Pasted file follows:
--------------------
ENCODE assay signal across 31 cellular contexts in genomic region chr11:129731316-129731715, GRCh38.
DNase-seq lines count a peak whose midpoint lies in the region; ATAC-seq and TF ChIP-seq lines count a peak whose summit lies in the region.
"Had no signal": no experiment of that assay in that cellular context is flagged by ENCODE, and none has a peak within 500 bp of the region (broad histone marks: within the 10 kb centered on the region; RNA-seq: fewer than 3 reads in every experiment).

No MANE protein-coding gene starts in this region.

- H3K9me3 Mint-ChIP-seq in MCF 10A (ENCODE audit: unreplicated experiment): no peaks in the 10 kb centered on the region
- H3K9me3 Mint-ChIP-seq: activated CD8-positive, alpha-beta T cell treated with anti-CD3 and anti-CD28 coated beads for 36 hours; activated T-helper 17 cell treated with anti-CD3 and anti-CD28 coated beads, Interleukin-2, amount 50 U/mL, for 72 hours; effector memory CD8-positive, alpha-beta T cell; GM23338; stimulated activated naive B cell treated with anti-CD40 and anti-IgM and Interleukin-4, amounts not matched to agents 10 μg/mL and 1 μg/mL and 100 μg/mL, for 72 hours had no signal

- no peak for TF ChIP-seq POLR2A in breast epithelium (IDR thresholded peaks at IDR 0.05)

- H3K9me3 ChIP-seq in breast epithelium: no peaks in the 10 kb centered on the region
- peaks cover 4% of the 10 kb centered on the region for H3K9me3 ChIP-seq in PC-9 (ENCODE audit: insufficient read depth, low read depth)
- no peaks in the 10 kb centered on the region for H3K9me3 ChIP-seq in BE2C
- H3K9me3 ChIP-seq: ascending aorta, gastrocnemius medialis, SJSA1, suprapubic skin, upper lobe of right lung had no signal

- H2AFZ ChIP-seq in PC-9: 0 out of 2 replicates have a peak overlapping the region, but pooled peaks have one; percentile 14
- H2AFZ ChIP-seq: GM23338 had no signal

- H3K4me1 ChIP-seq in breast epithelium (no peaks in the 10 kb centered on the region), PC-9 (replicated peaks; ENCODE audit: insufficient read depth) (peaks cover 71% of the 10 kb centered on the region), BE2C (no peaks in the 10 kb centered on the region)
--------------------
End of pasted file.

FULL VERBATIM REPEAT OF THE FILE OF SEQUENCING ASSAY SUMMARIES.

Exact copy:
ENCODE assay signal across 31 cellular contexts in genomic region chr11:129731316-129731715, GRCh38.
DNase-seq lines count a peak whose midpoint lies in the region; ATAC-seq and TF ChIP-seq lines count a peak whose summit lies in the region.
"Had no signal": no experiment of that assay in that cellular context is flagged by ENCODE, and none has a peak within 500 bp of the region (broad histone marks: within the 10 kb centered on the region; RNA-seq: fewer than 3 reads in every experiment).

No MANE protein-coding gene starts in this region.

- H3K9me3 Mint-ChIP-seq in MCF 10A (ENCODE audit: unreplicated experiment): no peaks in the 10 kb centered on the region
- H3K9me3 Mint-ChIP-seq: activated CD8-positive, alpha-beta T cell treated with anti-CD3 and anti-CD28 coated beads for 36 hours; activated T-helper 17 cell treated with anti-CD3 and anti-CD28 coated beads, Interleukin-2, amount 50 U/mL, for 72 hours; effector memory CD8-positive, alpha-beta T cell; GM23338; stimulated activated naive B cell treated with anti-CD40 and anti-IgM and Interleukin-4, amounts not matched to agents 10 μg/mL and 1 μg/mL and 100 μg/mL, for 72 hours had no signal

- no peak for TF ChIP-seq POLR2A in breast epithelium (IDR thresholded peaks at IDR 0.05)

- H3K9me3 ChIP-seq in breast epithelium: no peaks in the 10 kb centered on the region
- peaks cover 4% of the 10 kb centered on the region for H3K9me3 ChIP-seq in PC-9 (ENCODE audit: insufficient read depth, low read depth)
- no peaks in the 10 kb centered on the region for H3K9me3 ChIP-seq in BE2C
- H3K9me3 ChIP-seq: ascending aorta, gastrocnemius medialis, SJSA1, suprapubic skin, upper lobe of right lung had no signal

- H2AFZ ChIP-seq in PC-9: 0 out of 2 replicates have a peak overlapping the region, but pooled peaks have one; percentile 14
- H2AFZ ChIP-seq: GM23338 had no signal

- H3K4me1 ChIP-seq in breast epithelium (no peaks in the 10 kb centered on the region), PC-9 (replicated peaks; ENCODE audit: insufficient read depth) (peaks cover 71% of the 10 kb centered on the region), BE2C (no peaks in the 10 kb centered on the region)